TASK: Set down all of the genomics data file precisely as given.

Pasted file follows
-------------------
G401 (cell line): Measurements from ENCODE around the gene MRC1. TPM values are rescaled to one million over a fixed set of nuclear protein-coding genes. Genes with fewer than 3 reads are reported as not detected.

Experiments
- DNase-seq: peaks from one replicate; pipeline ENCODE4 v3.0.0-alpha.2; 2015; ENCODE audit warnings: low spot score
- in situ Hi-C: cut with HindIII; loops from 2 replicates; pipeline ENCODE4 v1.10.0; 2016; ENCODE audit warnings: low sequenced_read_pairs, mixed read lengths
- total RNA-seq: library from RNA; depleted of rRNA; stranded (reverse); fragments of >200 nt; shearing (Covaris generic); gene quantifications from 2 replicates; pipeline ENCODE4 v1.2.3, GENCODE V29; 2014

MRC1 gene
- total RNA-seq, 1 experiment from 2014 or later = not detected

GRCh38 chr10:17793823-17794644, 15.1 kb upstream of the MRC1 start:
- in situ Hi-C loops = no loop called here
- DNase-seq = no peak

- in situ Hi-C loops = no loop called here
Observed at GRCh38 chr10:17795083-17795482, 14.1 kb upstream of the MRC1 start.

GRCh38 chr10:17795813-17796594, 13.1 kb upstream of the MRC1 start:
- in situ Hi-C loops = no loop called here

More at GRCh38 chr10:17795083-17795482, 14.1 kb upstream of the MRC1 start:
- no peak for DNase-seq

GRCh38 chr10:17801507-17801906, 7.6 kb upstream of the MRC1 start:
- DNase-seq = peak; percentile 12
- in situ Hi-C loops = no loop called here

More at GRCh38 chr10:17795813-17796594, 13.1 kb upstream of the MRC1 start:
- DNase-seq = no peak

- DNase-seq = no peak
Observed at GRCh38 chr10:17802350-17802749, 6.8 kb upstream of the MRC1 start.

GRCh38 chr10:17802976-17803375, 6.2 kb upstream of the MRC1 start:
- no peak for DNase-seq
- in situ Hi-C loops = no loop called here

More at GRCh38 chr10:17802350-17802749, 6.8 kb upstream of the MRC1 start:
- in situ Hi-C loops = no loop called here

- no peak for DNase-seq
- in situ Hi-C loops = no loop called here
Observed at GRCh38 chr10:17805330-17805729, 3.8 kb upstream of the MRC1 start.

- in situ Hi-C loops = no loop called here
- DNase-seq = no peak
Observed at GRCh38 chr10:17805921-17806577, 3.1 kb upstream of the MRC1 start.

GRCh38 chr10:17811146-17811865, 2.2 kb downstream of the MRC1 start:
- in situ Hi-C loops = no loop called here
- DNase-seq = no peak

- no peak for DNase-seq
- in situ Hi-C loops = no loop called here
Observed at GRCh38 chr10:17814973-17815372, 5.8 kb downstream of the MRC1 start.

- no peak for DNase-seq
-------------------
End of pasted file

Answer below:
G401 (cell line): Measurements from ENCODE around the gene MRC1. TPM values are rescaled to one million over a fixed set of nuclear protein-coding genes. Genes with fewer than 3 reads are reported as not detected.

Experiments
- DNase-seq: peaks from one replicate; pipeline ENCODE4 v3.0.0-alpha.2; 2015; ENCODE audit warnings: low spot score
- in situ Hi-C: cut with HindIII; loops from 2 replicates; pipeline ENCODE4 v1.10.0; 2016; ENCODE audit warnings: low sequenced_read_pairs, mixed read lengths
- total RNA-seq: library from RNA; depleted of rRNA; stranded (reverse); fragments of >200 nt; shearing (Covaris generic); gene quantifications from 2 replicates; pipeline ENCODE4 v1.2.3, GENCODE V29; 2014

MRC1 gene
- total RNA-seq, 1 experiment from 2014 or later = not detected

GRCh38 chr10:17793823-17794644, 15.1 kb upstream of the MRC1 start:
- in situ Hi-C loops = no loop called here
- DNase-seq = no peak

- in situ Hi-C loops = no loop called here
Observed at GRCh38 chr10:17795083-17795482, 14.1 kb upstream of the MRC1 start.

GRCh38 chr10:17795813-17796594, 13.1 kb upstream of the MRC1 start:
- in situ Hi-C loops = no loop called here

More at GRCh38 chr10:17795083-17795482, 14.1 kb upstream of the MRC1 start:
- no peak for DNase-seq

GRCh38 chr10:17801507-17801906, 7.6 kb upstream of the MRC1 start:
- DNase-seq = peak; percentile 12
- in situ Hi-C loops = no loop called here

More at GRCh38 chr10:17795813-17796594, 13.1 kb upstream of the MRC1 start:
- DNase-seq = no peak

- DNase-seq = no peak
Observed at GRCh38 chr10:17802350-17802749, 6.8 kb upstream of the MRC1 start.

GRCh38 chr10:17802976-17803375, 6.2 kb upstream of the MRC1 start:
- no peak for DNase-seq
- in situ Hi-C loops = no loop called here

More at GRCh38 chr10:17802350-17802749, 6.8 kb upstream of the MRC1 start:
- in situ Hi-C loops = no loop called here

- no peak for DNase-seq
- in situ Hi-C loops = no loop called here
Observed at GRCh38 chr10:17805330-17805729, 3.8 kb upstream of the MRC1 start.

- in situ Hi-C loops = no loop called here
- DNase-seq = no peak
Observed at GRCh38 chr10:17805921-17806577, 3.1 kb upstream of the MRC1 start.

GRCh38 chr10:17811146-17811865, 2.2 kb downstream of the MRC1 start:
- in situ Hi-C loops = no loop called here
- DNase-seq = no peak

- no peak for DNase-seq
- in situ Hi-C loops = no loop called here
Observed at GRCh38 chr10:17814973-17815372, 5.8 kb downstream of the MRC1 start.

- no peak for DNase-seq